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Grapes in Smoothies

author image Jennifer Dlugos
Jennifer Dlugos is a Boston-based writer with more than 10 years of experience in the health-care and wellness industries. She is also an award-winning filmmaker and screenwriter who teaches screenwriting and film production classes throughout New England. Dlugos holds a master's degree in dietetics.
Grapes in Smoothies
A grape smoothie on a bambo table. Photo Credit Kung_Mangkorn/iStock/Getty Images

When you need a quick snack to fuel up, a fruit smoothie provides a nutrient-rich option. Adding a cup of fresh grapes to the blender gives the smoothie a sweet flavor and helps you meet the U.S. Department of Agriculture’s daily recommendation of 1.5 to 2 cups of fruit each day. Grapes also contain plenty of antioxidants that may keep your cells healthy and can help prevent chronic disease down the road.

Benefits of Grapes

According to the U.S. Department of Agriculture's National Nutrient Database, 1 cup of red or green seedless grapes contains only 104 calories and virtually no fat, making them a healthy sweet treat. One cup of grapes provides 22 micrograms of vitamin K, approximately 24 percent of the daily recommendation for adults. The body uses vitamin K for blood clotting. Grapes are also a rich source of polyphenols, beneficial plant chemicals that act as antioxidants in the body. The grape's skin and seed contains more antioxidants than the juicy flesh, according to a review published in 2010 by the “International Journal of Molecular Science.“

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Grape Varieties for Smoothies

Skip the sugar bowl and use grapes to flavor your smoothie. Cotton candy grapes have a strong candy-like flavor and can sweeten smoothies made with mild-flavored fruits and vegetables. If you prefer a tart taste, try Interlaken grapes, a seedless variety that has both sweet and tart flavors, according to Oregon State University. Concord grapes and other purple varieties provide anthocyanins, which act as powerful antioxidants. If you puree seeded grapes into your smoothie, you will receive the polyphenols from the seeds. Grape seeds also provide vitamin E, an antioxidant vitamin.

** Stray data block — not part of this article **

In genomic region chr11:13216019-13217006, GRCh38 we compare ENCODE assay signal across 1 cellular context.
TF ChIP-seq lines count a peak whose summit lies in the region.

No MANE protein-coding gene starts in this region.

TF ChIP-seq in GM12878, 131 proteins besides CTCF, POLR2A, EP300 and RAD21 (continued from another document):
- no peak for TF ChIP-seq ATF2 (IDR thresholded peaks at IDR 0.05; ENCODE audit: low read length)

Smoothie Preparation Suggestions

Common smoothie ingredients include juice, fresh fruit, milk, yogurt and vegetables. Some smoothie recipes call for ice cubes, but adding too many can dilute the flavor and thickness of the smoothie. Instead of ice, toss a handful of frozen grapes into the blender. If you want a grape smoothie but do not have fresh grapes, use 100-percent grape juice. According to the Academy of Nutrition and Dietetics, grape juice provides a rich source of antioxidants that may have a protective effect on heart health. If your smoothie recipe includes green leafy vegetables, try adding grape leaves for variety.

Food Safety Tips

When making your smoothie, keep food safety in mind to prevent food poisoning. According to the Produce for Better Health Foundation, you can keep grapes in a plastic container in the refrigerator for approximately one week. Store grapes on a higher shelf than raw meat in the refrigerator so the juices from the meat do not drip on them. Wash all fruit before making your smoothie. After blending, immediately refrigerate the leftovers. According to FightBac.org, foodborne bacteria reproduce quickly between temperatures of 40 and 140 degrees Fahrenheit. Room temperature falls in this zone.

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